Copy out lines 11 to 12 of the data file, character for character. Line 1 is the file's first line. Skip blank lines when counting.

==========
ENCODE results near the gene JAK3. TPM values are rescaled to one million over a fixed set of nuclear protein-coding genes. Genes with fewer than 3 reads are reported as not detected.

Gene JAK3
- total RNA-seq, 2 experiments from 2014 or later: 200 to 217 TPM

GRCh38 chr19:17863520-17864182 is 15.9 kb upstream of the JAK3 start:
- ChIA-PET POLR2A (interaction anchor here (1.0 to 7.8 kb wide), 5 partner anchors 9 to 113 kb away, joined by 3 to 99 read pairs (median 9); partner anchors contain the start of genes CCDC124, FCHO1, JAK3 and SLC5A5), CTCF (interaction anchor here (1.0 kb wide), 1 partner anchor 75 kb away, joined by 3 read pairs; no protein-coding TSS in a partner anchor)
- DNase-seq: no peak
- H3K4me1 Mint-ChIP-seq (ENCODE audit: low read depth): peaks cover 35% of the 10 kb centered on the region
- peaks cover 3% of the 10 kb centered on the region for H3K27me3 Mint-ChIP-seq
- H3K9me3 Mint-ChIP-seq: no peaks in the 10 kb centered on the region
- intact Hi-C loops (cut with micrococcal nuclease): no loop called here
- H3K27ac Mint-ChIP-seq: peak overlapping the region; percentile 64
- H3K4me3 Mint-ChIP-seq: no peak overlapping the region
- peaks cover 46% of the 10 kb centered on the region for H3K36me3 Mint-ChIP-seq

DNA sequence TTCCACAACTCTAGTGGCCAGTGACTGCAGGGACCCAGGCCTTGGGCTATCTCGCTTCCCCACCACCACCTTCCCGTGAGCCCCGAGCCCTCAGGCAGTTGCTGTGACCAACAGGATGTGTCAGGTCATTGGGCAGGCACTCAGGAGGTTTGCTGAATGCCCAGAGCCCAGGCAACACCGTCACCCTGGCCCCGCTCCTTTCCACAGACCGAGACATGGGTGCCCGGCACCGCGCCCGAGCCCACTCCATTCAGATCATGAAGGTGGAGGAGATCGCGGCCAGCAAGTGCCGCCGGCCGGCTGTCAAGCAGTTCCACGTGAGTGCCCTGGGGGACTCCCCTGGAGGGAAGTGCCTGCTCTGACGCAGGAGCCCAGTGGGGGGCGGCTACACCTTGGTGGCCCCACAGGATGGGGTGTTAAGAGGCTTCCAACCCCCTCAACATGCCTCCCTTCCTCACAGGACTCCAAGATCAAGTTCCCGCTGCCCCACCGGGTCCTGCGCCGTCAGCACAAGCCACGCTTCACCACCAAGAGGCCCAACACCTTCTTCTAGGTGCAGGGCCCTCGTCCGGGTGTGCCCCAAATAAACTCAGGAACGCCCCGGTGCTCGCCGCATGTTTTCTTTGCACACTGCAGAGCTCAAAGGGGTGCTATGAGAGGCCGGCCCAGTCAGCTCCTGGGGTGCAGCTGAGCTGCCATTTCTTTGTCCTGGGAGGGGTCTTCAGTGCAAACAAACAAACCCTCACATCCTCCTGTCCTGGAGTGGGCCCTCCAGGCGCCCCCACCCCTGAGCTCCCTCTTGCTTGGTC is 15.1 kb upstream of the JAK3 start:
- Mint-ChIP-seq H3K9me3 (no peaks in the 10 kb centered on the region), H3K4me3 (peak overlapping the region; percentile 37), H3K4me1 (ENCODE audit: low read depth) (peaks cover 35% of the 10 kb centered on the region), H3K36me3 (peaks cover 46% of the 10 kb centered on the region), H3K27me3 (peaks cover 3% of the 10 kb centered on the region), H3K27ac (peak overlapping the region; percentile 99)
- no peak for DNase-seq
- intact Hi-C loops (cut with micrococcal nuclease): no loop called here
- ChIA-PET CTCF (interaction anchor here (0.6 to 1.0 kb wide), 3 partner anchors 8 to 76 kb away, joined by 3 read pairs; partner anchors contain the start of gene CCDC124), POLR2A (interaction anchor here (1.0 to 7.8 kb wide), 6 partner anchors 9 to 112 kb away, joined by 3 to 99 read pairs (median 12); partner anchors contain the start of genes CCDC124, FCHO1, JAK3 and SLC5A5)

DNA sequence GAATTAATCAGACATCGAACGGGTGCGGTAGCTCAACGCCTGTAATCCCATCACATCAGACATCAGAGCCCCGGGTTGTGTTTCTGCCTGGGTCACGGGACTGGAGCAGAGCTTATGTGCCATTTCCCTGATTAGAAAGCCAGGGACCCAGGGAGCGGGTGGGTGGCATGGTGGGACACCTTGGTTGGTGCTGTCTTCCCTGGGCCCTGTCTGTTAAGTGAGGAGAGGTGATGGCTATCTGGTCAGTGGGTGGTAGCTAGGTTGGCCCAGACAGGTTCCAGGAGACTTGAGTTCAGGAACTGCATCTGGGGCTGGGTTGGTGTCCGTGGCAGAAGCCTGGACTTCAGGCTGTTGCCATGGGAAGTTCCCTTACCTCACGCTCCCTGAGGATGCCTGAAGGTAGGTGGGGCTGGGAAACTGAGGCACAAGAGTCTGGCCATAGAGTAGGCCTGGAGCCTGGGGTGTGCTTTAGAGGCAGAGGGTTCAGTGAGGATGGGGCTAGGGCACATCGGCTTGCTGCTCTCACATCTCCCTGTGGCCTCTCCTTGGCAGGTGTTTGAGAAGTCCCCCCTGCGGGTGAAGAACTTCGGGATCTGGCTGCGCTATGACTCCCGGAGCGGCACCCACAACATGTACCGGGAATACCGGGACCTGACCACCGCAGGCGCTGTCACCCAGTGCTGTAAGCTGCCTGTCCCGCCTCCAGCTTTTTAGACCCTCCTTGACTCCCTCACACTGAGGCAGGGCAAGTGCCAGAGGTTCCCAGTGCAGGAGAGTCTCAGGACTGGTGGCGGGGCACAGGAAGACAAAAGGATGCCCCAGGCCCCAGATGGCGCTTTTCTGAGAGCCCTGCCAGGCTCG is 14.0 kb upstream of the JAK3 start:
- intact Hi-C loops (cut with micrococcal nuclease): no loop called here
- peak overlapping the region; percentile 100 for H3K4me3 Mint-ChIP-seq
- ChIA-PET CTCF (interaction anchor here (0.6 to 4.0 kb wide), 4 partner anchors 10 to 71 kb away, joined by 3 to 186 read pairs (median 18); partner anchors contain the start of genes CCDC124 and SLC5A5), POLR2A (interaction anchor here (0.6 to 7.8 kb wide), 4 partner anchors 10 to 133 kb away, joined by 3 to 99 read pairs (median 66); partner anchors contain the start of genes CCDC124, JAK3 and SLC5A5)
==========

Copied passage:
- H3K27ac Mint-ChIP-seq: peak overlapping the region; percentile 64
- H3K4me3 Mint-ChIP-seq: no peak overlapping the region